Why You Should Compare Your Medicare Plans Annually

The Medicare open enrollment period runs from October 15 to December 7 annually and gives beneficiaries a chance to compare and switch Medicare Part D drug plans or join a Medicare Advantage plan. Medicare Advantage plan beneficiaries can compare and switch coverage or switch to coverage under traditional Medicare.

But now data from the Kaiser Family Foundation shows that more than half of all beneficiaries don’t compare or review their coverage during this period.

It’s not for lack of choice, as next year the average recipient will have 57 Medicare Part D or Medicare Advantage plans to select from. Coverage has not always included so many choices, as the original program as developed in the mid-1960s offered identical coverage to all eligible workers who paid into the system.

The privatization of Medicare led to more variety for beneficiaries, which in turn led to more opportunities to make choices.

As the numbers show, however, most people aren’t doing that.

According to Medicare’s own data, 57 percent of enrollees did not review their coverage options annually. More than that, 46 percent of enrollees have either never or rarely visited the details of their plans.

It’s not hard to imagine why, as mining the data of Medicare plans can be a daunting and time-consuming task. Imagining senior citizens willing to spend a good portion of time ransacking through information and finding differences is tough, even under the best of circumstances.

The numbers change with age, too. Over two-thirds of Medicare consumers over the age of 85 don’t review their coverage annually and about 33 percent of people in this age group never do. Those in poor health and those in lower education brackets are also less likely to comparison shop.

And here’s the thing: it’s not for lack of information.

Each year, Medicare sends out its annual Notice of Change documentation and a handbook called “Medicare and You” is mailed out to detail plan options. Both of these pieces of information contain plenty of straight data about how plans have changed, plus email alerts are sent out to recipients to notify them as to critical dates on the calendar and other things they’ll need to know throughout the year.

Despite this wealth of information, the Kaiser Family Foundation revealed that some 44 percent of recipients report never visiting the Medicare website. About 18 percent of recipients do not have Internet access to begin with, while only 28 percent of recipients have ever called the Medicare phone number. That number, by the way, is 800-MEDICARE.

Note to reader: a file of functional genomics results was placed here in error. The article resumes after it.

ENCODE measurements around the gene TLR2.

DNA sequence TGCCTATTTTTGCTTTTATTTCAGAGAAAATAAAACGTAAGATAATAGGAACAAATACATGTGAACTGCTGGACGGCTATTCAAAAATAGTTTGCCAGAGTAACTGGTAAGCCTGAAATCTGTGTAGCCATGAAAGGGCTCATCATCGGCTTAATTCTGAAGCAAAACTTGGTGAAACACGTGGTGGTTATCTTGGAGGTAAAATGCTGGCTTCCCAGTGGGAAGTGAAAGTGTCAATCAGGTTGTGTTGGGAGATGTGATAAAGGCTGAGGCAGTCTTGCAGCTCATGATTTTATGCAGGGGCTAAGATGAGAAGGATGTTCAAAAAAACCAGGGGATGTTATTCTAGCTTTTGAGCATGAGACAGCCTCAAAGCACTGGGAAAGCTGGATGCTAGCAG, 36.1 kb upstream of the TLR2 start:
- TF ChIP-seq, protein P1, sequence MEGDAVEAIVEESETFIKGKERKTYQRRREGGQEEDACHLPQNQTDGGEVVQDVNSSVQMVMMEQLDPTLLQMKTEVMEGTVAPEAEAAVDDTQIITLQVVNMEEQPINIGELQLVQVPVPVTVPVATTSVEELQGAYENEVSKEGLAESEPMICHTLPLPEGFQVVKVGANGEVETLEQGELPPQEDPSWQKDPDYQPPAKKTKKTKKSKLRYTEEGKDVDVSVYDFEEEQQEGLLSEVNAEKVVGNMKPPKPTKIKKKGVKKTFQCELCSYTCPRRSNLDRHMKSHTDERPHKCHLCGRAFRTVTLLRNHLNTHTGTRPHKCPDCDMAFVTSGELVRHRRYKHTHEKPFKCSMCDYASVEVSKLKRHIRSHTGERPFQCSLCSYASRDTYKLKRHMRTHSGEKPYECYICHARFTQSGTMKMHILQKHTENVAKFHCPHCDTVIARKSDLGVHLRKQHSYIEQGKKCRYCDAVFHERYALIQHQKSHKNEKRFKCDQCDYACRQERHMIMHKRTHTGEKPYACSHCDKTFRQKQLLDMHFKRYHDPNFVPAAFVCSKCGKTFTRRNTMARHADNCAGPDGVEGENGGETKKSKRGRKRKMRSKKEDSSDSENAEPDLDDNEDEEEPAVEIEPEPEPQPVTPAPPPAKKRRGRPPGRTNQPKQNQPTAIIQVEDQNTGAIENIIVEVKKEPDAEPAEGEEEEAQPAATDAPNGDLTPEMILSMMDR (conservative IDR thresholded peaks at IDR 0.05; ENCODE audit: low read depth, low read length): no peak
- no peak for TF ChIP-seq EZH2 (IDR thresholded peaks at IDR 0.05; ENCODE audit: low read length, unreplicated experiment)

So why is this happening?

According to the numbers, 30 percent of recipients found the information either “somewhat difficult” or “very difficult” to understand. Believe it or not, those numbers were higher among younger people on Medicare – like those contending with disabilities or in generally poor health.

The sheer mass of information related to Medicare is daunting.

The importance of knowing what’s going on specific plans is substantial. Medicare Advantage and Medicare Part D plans vary extraordinarily across the board in terms of cost and overall coverage. And these plans can change from one year to the next, with many seniors missing out on sizable cash savings when they don’t inform themselves about switching plans.

Interruptions for beneficiaries can also come up with Medicare Advantage plans. Cases occur in which doctors are no longer in a plan’s network, for example. Drug plans can alter coverage, while pharmacy networks change and costs can increase when it comes to drugs covered under a given plan.

According to the Kaiser Family Foundation, only a small number of people actually switch their plans on a voluntary basis. Most seem happy with what they have, but the research also indicates that ignorance may not in fact be bliss. Some are simply not switching plans because they cannot figure out how.

The privatization model of Medicare requires educated consumers to make educated choices, but that’s just not happening. There are a number of reasons behind this, but there is help out there. Consumers who find themselves lost in the data can call the free hotline of the Medicare Rights Center at 800-333-4114 or check out the Medicare Plan Finder tool on the official Medicare website.

If you are located in Pennsylvania, Maryland or WV, please reach out to us at 724-695-3031 for help in deciding which plan is best for your specific needs. You can learn more about us here at our about us page.